(Last Updated on : 21/07/2010)
The sixteenth yoga sutra states about the object and its relation to an individual's mind who perceives it. Every individual is different and therefore his way of perceiving an object is entirely different. It always depends on one's intellectual capability. If the mind or consciousness fails to recognise the object, that does not ever mean that it does not exist. A man is built up of the three institutions of mind, body and soul. Mind is looked at as the eleventh sense. Body, senses, mind, intelligence and self are mutually dependent, while the soul is eternal. The mind stimulates the senses of perception, and in turn the organs participate in the impressions of accumulating these perceptions. If an object does not stimulate the mind or sense, it stays unperceived and the mind fails to comprehend it. However, a true yogi is the one who is liberated from these perceptions of the gunas, and perceives an object in its truest sense.
unobserved, unapproved, unrecognized
An object exists independent of its cognisance by any one consciousness. What happens to it when that consciousness is not there to perceive it?
The essence of an object is not dependent upon one's mind or consciousness. If the mind or consciousness does not recognise the object, it means that mind or consciousness does not see, or that the object does not stimulate the seer. But this does not mean that the object does not exist.
As prakrti is as real and eternal as purusa, so are object and subject. Due to unripe intelligence and differences in the development of consciousness, each individual perceives objects according to his own intellectual 'wavelength', although their essence does not change. When a yogi reaches perfection in his sadhana, intelligence and consciousness touch the supreme knowledge - he becomes a fulfilled yogi, and remains merely a detached witness of objects.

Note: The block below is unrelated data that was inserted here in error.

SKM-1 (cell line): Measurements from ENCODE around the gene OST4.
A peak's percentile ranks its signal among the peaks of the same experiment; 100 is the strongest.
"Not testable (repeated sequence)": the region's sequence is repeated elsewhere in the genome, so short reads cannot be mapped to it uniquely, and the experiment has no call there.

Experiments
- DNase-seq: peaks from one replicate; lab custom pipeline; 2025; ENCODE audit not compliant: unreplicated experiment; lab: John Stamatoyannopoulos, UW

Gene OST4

Man is a trinity of body, mind and soul. According to Indian philosophy, mind is treated as the eleventh sense. The five organs of action, five senses of perception and the mind are considered to be the eleven senses. Body, senses, mind, intelligence and self are interdependent - they are part of the cosmic consciousness (mahat), and susceptible to mutation and change, unlike the soul, which is undying. The mind ignites stimuli in the senses of perception, or vice versa, and the organs of action participate, so that the mind can experience objects. These experiences are imprinted according to the development of the mind, and in turn create impressions on the consciousness.
If an object does not stir the mind, it remains unperceived by the mind or the mind fails to grasp it. When the mind is released from the play of the gunas, it perceives objects in their true reality, and remains free from impressions. Its contact with perceived objects is cut off. Then mind and soul become one, and are one with the essence of all objects. (1.43; 11.22; iv.22, 31, 32.)